North Korea fired two short-range missiles into the sea Monday amid ongoing annual military exercises between Seoul and Washington.» Read More
Bruce Klingner, Senior Research Fellow, Northeast Asia, The Heritage Foundation says North Korea will go ahead with a nuclear test, and that the U.S. should press the UN to close existing loopholes and impose additional sanctions on Pyongyang.
North Korea is once again testing relations with the world, as it prepares to test-fire a long-range missile in the face of strong warnings from the United States.
"The economy has got some positives: it's got the market, it's got consumer confidence, and it's got central bankers throwing money around the world," says Jack Welch, former GE chairman & CEO, discussing stocks, the U.S. economy and the upcoming presidential election. Also, Larry Kudlow reports the UN Security Council has called an emergency session over a North Korean rocket launch.
Discussing whether optimistic data on international trade fueled Thursday's rally, with Steve Forbes, Forbes Media chairman; Tom Gardner, Motley Fool CEO; and Jim Iuorio, TJM Institutional Services director. Also, Larry Kudlow reports NBC News confirms North Korea has launched a rocket into an unknown destination.
In a move designed to shore up his standing, Kim Jong-un received the title of 'first secretary' ahead of the centennial of his grandfather's birth and an anticipated rocket launch, the Christian Science Monitor reports.
Rodger Baker, Director of East Asia Analysis, STRATFOR tells CNBC North Korea will almost certainly go ahead with its planned long-range rocket launch, but also noted that previous attempts to do so were unsuccessful.
Stephan Haggard, Director of the Korea-Pacific Program, University of California, San Diego looks at the implications of a North Korean rocket launch, and weighs in on the issues in South Korea post-elections.
Paul Brannan, Senior Analyst, Institute for Science and International Security, says the real reason behind North Korea's satellite launch is to test its missiles. He adds the hermit country will carry out the launch in the next few days.
Japanese officials talk about curbing the yen's rise, but whether it's just chatter - or whether it will work - is unclear.
Global leaders pledged to do more to secure nuclear material from terrorism at the Seoul Nuclear Security Summit.
North Korean plans to launch a long-range rocket remain center-stage at the start of the Seoul Nuclear Security Summit.
North Korea rattles the won and Dublin has a billion-euro house - it's time for your FX Fix.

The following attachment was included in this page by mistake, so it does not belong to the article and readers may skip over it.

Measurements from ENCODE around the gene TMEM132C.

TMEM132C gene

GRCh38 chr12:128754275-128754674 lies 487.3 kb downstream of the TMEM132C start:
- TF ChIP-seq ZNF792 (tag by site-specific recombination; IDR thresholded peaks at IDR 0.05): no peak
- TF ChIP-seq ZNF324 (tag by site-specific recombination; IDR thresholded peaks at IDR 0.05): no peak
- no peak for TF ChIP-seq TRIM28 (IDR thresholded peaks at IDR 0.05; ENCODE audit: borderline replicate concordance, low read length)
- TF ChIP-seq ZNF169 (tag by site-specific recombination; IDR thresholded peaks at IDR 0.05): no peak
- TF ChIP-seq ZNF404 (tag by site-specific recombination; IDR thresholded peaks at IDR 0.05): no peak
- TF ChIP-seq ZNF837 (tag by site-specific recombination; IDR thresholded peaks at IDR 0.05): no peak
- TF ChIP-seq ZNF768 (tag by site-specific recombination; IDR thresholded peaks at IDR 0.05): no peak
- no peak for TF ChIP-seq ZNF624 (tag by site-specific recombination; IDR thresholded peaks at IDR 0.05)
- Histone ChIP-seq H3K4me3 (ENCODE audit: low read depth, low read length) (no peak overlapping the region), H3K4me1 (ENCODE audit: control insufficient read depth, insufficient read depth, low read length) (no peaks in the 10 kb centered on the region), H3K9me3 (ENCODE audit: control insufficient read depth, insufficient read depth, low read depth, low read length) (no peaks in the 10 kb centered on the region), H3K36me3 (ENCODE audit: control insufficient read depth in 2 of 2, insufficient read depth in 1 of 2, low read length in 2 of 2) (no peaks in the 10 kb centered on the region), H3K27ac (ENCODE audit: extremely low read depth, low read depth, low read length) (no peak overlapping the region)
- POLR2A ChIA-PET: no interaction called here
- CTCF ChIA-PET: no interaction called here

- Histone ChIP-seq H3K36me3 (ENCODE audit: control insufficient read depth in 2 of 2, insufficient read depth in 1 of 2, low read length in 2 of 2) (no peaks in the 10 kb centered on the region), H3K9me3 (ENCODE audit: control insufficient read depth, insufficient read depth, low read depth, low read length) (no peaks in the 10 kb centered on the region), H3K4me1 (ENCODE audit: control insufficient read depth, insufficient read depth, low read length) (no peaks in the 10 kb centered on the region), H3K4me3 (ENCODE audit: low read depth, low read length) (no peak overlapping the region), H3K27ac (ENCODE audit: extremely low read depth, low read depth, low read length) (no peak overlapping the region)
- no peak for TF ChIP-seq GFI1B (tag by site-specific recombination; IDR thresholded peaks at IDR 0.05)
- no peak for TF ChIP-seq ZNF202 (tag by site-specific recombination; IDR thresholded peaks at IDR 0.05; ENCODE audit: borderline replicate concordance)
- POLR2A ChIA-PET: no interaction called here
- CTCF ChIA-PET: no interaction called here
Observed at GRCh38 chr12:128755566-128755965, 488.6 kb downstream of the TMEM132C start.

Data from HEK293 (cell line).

Colin Chapman, Vice President, Asia Pacific at Stratfor, argues that much of the controversy surrounding North Korea's satellite plans is unwarranted. He joins Michael Langford, Proprietary Trader at StreamTrading.com, to discuss the headline issues at Seoul's Nuclear Security Summit.
Kristen Welker, NBC News, reports North Korea surprised the world by announcing it will halt nuclear activities in exchange for food aid. Should the U.S. trust the moratorium deal? Retired Gen. Barry McCaffrey, U.S. Army, provides perspective.
North Korea's step towards a nuclear moratorium is a positive sign, but strategists say the market response may be relatively muted until its government follows up its pledge with real action.
Alastair Newton, Senior Political Analyst at Nomura and Marcus Noland, Deputy Director & Senior Fellow, Peterson Institute for International discuss North Korea's agreement to suspend nuclear plans.
Nicholas Consonery, China Analyst, Eurasia Group explains why he thinks China's influence over North Korea has been weakening in recent years.
Scott Budman, KNTV San Jose reports milk futures have made the most gains in actively traded commodities this year; more bad news for cancer drug, Avastin; and mourners filled North Korean streets for Kim Jong Il's funeral.
Tens of thousands of people are protesting to demand for free elections and to end Putin's 12-year rule in Russia and the state funeral of Dictator Kim Jong-Il takes place today. Tony Cordesman, Center for Strategic and International Studies senior adviser weighs in.
In the political world, Kim Jong il of North Korea was a despot and nuclear antagonist. In the sporting world, he might have been the only guy ever to wear platform shoes, a bouffant hairdo and “Dear Leader” embroidered on his bowling shirt.